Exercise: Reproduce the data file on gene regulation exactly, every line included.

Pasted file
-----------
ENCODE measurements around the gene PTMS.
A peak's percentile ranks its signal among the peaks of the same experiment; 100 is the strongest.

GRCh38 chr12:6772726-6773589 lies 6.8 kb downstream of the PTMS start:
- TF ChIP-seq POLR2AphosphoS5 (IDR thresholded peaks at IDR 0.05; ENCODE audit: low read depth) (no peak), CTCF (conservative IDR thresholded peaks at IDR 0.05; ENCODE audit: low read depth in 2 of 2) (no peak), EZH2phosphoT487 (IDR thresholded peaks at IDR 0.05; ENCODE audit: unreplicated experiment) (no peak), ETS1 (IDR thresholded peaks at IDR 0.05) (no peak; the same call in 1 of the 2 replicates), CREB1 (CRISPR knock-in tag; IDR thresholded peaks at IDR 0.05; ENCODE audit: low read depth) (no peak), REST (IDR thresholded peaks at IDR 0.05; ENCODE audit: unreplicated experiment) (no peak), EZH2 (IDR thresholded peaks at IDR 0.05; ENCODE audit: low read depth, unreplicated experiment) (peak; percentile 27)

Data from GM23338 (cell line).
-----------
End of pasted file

ENCODE measurements around the gene PTMS.
A peak's percentile ranks its signal among the peaks of the same experiment; 100 is the strongest.

GRCh38 chr12:6772726-6773589 lies 6.8 kb downstream of the PTMS start:
- TF ChIP-seq POLR2AphosphoS5 (IDR thresholded peaks at IDR 0.05; ENCODE audit: low read depth) (no peak), CTCF (conservative IDR thresholded peaks at IDR 0.05; ENCODE audit: low read depth in 2 of 2) (no peak), EZH2phosphoT487 (IDR thresholded peaks at IDR 0.05; ENCODE audit: unreplicated experiment) (no peak), ETS1 (IDR thresholded peaks at IDR 0.05) (no peak; the same call in 1 of the 2 replicates), CREB1 (CRISPR knock-in tag; IDR thresholded peaks at IDR 0.05; ENCODE audit: low read depth) (no peak), REST (IDR thresholded peaks at IDR 0.05; ENCODE audit: unreplicated experiment) (no peak), EZH2 (IDR thresholded peaks at IDR 0.05; ENCODE audit: low read depth, unreplicated experiment) (peak; percentile 27)

Data from GM23338 (cell line).